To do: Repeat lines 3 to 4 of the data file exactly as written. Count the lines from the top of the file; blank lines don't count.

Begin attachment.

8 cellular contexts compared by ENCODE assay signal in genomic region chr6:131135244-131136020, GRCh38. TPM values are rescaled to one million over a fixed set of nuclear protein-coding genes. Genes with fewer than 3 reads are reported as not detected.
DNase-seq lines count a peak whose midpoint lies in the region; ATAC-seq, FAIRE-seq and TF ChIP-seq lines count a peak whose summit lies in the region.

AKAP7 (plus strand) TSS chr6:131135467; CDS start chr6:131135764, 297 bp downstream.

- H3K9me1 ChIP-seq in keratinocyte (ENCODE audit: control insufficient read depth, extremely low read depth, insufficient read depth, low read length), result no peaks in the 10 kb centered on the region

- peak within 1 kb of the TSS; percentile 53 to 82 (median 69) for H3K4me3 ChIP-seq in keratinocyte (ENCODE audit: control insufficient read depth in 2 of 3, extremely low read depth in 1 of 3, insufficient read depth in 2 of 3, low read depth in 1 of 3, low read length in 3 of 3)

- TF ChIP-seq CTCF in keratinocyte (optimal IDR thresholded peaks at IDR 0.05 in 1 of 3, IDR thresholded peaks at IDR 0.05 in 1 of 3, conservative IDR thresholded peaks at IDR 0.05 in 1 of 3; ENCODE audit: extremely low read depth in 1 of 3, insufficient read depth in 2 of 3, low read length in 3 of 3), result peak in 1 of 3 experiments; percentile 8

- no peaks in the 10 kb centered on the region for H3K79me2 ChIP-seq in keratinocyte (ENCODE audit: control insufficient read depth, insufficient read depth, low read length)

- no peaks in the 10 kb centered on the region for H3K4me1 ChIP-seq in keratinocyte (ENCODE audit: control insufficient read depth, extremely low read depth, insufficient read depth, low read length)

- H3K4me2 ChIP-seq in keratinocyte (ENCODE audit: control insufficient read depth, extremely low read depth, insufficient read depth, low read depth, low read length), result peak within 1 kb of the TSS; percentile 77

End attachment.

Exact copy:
AKAP7 (plus strand) TSS chr6:131135467; CDS start chr6:131135764, 297 bp downstream.

- H3K9me1 ChIP-seq in keratinocyte (ENCODE audit: control insufficient read depth, extremely low read depth, insufficient read depth, low read length), result no peaks in the 10 kb centered on the region